Article

Launching a Crypto Fund? Let Us be Your Guide to Becoming Audit Ready

July 2, 2021

When launching a private investment fund which holds digital assets (also referred to as cryptocurrencies or “crypto”) there are several different considerations that investment managers need to take into account when preparing for their audits. The most challenging issue with crypto fund audits is custody, or more simply stated, ensuring that fund investments are where they are supposed to be, which is called “existence.”

In a typical hedge fund, this is all fairly straight forward. The assets will be held at a qualified custodian such as JP Morgan, Goldman Sachs, etc. where the auditor can request confirmation that they are indeed holding the assets. Given the controls in place at each of these reputable counterparties, auditors can place reliance upon the reports received, as these qualified custodians typically will obtain a SOC 1 report from an external auditor, which focuses on the custodians’ internal control environment.

However, with crypto assets the problem is that there are not yet sufficient custodians in the market, particularly ones with SOC 1 reports that meet the standards to be considered a qualified custodian under the SEC Custody Rule. There are only a few custodians who have such a framework in place (e.g., Coinbase and Gemini).

Right now, many third-party custodians who meet the rigor of being consider a qualified custodian do not accept all tokens. In many instances, funds are forced to self-custody certain tokens using their own hard disk ledger wallets, also known as cold storage.

One of the largest areas of a crypto fund audit, which typically isn’t overly risky for a traditional hedge fund, will be custody. Auditors need to obtain comfort over the existence of the funds’ investments. To do so, the auditor will need to ascertain what the custody position is for the fund, if the fund has a custodian, and does that custodian generate any sort of report on their internal controls such as a SOC 1 report.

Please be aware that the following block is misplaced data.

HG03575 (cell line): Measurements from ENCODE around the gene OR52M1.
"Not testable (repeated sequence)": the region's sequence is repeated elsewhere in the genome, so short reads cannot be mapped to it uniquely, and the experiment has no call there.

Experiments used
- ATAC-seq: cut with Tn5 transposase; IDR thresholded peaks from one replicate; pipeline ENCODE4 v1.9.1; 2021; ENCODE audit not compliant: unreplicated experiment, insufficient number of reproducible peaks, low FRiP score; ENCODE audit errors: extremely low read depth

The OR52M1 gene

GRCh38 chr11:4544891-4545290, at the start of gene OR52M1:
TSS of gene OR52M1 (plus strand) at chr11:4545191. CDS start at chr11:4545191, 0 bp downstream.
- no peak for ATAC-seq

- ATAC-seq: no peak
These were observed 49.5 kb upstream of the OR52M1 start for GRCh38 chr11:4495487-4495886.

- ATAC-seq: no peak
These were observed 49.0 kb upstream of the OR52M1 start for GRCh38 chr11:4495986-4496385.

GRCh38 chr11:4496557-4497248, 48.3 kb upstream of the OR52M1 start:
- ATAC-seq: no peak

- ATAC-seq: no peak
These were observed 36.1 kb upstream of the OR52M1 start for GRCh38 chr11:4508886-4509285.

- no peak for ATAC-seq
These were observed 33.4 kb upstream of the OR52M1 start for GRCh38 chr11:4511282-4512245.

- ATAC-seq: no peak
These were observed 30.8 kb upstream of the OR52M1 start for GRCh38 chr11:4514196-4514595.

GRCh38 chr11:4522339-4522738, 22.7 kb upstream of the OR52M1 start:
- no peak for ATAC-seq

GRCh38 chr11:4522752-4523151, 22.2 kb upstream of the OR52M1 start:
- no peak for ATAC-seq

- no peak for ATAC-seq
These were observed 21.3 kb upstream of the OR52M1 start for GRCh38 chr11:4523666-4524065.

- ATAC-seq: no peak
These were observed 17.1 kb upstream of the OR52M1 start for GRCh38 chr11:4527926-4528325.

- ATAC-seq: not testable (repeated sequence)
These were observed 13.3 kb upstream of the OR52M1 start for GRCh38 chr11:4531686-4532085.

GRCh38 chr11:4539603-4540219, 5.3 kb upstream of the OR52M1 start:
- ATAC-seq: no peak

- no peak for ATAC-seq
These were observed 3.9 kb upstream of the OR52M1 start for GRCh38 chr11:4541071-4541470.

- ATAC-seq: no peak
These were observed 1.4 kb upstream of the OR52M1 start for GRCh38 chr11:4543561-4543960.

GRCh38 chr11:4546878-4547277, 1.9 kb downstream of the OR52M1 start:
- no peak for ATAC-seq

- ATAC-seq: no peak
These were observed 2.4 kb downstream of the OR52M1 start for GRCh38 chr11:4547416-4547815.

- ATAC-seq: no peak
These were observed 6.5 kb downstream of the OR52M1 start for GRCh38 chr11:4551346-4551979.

In the event the manager self-custodies, a number of important concerns will arise, like who has access to the cold storage? How are they protecting the private keys? What back-ups do they have in place in the event the manager misplaces the hard drive ledger, or it gets stolen? These are all items that need to be considered. Managers should have controls that address each of these questions, as a well-informed auditor will need to understand the controls and processes in place in order to mitigate these risks.

Some good news for the accounting industry was that in the summer of 2020, the AICPA published non-authoritative guidance on how to audit cryptocurrencies. This publication gave much needed relief to auditors and helped determine how auditors could mitigate audit risk in areas such as custody. The guidance didn’t have any silver bullets or one-size-fits-all approaches. However, storing your tokens with a third-party custodian with a SOC 1 and well documented controls will make for a smoother audit.

Another area which was discussed in the AICPA practice aide was valuation. As part of launching a new fund, managers should also be closely discussing with their auditors their valuation policy. There are several nuances in the crypto space.

For example, some tokens are traded on different exchanges. In the last few months there have been some significant spikes in volatility which have created spreads across different exchanges. So, coming up with a solid valuation policy to determine how the manager arrives at a fair market price for each position is critical. Otherwise, managers could be perceived to be picking one exchange over another in different scenarios, which will not sit well with auditors or regulators.

As the market capitalization of cryptocurrencies expands by the day, more and more crypto funds will enter the market and will require better reporting and accounting policies as these products will be a focus of the regulators. Developing a reasonable audit approach along with documented procedures for valuation and other operational considerations are a must for any new market participant.